Total sells plating chemicals unit Atotech | Chemical & Engineering News
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Web Date: October 10, 2016

Total sells plating chemicals unit Atotech

$3.2 billion sale marks continued exit from specialty chemicals and products
Department: Business
News Channels: Materials SCENE
Keywords: specialty chemicals, plating chemicals, energy, acquisition, private equity
Atotech makes plating chemicals used for printed circuit boards.
Credit: Shutterstock
A photo of a printed circuit board.
Atotech makes plating chemicals used for printed circuit boards.
Credit: Shutterstock

French energy producer Total has agreed to sell its Atotech plating chemicals business for $3.2 billion to the Carlyle Group, a private equity firm. The sale is among the latest in a string of specialty chemical operations Total has either spun-off or sold since 2006.

According to press reports, Carlyle beat other private equity firms, including CVC Capital Partners and Cinven, to clinch the deal for Berlin-based Atotech, whose chemistry is used to plate automotive components and make the fine traces in printed circuits. Atotech has about 4,000 employees, mainly in Germany and China, and annual sales of $1.1 billion.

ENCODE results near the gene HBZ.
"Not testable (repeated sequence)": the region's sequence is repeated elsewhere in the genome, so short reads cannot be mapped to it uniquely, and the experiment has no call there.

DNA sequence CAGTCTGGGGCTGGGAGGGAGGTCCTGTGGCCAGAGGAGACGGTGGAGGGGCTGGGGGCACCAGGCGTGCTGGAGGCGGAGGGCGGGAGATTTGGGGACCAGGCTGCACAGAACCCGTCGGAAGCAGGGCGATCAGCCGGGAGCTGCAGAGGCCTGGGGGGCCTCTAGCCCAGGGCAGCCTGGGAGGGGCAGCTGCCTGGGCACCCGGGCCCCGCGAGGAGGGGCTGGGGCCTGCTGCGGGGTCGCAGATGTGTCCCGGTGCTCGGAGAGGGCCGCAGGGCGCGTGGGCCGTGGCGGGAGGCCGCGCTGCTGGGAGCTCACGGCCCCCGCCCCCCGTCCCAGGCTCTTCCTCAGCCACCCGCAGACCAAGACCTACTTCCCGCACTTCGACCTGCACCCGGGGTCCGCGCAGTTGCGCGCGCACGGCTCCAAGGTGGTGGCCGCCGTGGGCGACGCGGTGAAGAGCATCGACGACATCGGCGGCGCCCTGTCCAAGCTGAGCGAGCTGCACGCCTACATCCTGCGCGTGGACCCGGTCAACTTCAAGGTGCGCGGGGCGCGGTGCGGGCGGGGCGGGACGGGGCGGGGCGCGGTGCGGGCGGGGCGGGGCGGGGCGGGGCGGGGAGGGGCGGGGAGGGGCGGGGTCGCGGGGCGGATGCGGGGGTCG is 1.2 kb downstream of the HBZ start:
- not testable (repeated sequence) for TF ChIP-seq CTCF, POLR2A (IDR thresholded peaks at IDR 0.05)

The immediate impetus behind the Atotech sale is Total’s $10 billion divestment program initiated in 2015 to raise cash following the global collapse in energy prices. Total’s CEO Patrick Pouyanné says the Atotech sale fits with his firm’s strategic commitment to its oil, gas, and solar energy operations.

But Total has been shedding specialty chemical assets for a decade. Just last year, it completed the more than $2 billion divestiture of Bostick, a maker of adhesives, to French chemical maker Arkema. In 2010, Arkema, which itself spun out of Total in 2006, spent $725 million to buy from its former parent three specialty chemical businesses: Cook Composites and Polymers, Cray Valley, and Sartomer.

Carlyle itself is no stranger to the chemical industry. In 2012, it spent $4.9 billion to buy DuPont’s performance coatings business now known as Axalta. And in 2007, it spent $1.5 billion to buy specialty glass materials and zeolite catalysts maker PQ Holdings.

Carlyle is mum about its plans for Atotech. What it will say is that it believes Atotech is poised for continued growth, which it intends to support.

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